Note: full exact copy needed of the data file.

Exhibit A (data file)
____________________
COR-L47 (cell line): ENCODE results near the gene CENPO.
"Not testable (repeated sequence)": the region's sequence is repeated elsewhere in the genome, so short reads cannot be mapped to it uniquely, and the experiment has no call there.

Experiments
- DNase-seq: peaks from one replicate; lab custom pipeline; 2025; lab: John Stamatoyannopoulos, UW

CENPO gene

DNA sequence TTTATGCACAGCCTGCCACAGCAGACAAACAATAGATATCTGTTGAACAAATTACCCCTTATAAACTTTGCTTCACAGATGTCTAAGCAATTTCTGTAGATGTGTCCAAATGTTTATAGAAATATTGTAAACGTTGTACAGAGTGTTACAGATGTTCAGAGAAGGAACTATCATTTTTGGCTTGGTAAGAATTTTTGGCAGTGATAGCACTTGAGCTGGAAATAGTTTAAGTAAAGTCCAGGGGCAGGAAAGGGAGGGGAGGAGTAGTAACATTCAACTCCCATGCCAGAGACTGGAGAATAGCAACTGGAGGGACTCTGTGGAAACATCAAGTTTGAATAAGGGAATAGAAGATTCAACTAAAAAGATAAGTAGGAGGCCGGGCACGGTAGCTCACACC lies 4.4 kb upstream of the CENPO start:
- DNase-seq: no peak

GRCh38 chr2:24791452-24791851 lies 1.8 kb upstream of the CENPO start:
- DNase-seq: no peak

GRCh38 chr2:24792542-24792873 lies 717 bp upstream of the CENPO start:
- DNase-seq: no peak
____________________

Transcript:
COR-L47 (cell line): ENCODE results near the gene CENPO.
"Not testable (repeated sequence)": the region's sequence is repeated elsewhere in the genome, so short reads cannot be mapped to it uniquely, and the experiment has no call there.

Experiments
- DNase-seq: peaks from one replicate; lab custom pipeline; 2025; lab: John Stamatoyannopoulos, UW

CENPO gene

DNA sequence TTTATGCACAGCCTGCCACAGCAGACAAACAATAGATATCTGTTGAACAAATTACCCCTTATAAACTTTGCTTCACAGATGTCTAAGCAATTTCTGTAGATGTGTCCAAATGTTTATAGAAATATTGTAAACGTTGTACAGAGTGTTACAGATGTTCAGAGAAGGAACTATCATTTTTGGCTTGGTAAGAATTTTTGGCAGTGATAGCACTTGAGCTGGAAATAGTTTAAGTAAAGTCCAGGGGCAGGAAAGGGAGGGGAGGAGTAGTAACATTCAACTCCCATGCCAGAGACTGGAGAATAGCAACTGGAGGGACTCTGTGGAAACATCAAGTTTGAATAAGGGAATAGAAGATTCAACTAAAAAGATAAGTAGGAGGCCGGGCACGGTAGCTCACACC lies 4.4 kb upstream of the CENPO start:
- DNase-seq: no peak

GRCh38 chr2:24791452-24791851 lies 1.8 kb upstream of the CENPO start:
- DNase-seq: no peak

GRCh38 chr2:24792542-24792873 lies 717 bp upstream of the CENPO start:
- DNase-seq: no peak